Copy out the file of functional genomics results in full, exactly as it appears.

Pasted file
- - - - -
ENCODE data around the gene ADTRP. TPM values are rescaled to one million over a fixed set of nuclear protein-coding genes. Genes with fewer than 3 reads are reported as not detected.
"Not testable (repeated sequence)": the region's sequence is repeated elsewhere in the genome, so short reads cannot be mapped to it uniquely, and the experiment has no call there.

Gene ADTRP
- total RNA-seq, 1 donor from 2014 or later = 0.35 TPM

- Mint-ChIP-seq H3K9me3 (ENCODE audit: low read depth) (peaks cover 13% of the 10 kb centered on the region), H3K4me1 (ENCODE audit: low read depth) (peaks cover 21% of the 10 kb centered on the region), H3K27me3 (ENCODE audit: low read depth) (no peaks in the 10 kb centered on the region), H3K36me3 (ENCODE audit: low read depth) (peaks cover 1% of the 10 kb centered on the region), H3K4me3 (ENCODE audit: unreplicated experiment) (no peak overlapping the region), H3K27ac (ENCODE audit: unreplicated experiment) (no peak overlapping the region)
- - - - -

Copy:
ENCODE data around the gene ADTRP. TPM values are rescaled to one million over a fixed set of nuclear protein-coding genes. Genes with fewer than 3 reads are reported as not detected.
"Not testable (repeated sequence)": the region's sequence is repeated elsewhere in the genome, so short reads cannot be mapped to it uniquely, and the experiment has no call there.

Gene ADTRP
- total RNA-seq, 1 donor from 2014 or later = 0.35 TPM

- Mint-ChIP-seq H3K9me3 (ENCODE audit: low read depth) (peaks cover 13% of the 10 kb centered on the region), H3K4me1 (ENCODE audit: low read depth) (peaks cover 21% of the 10 kb centered on the region), H3K27me3 (ENCODE audit: low read depth) (no peaks in the 10 kb centered on the region), H3K36me3 (ENCODE audit: low read depth) (peaks cover 1% of the 10 kb centered on the region), H3K4me3 (ENCODE audit: unreplicated experiment) (no peak overlapping the region), H3K27ac (ENCODE audit: unreplicated experiment) (no peak overlapping the region)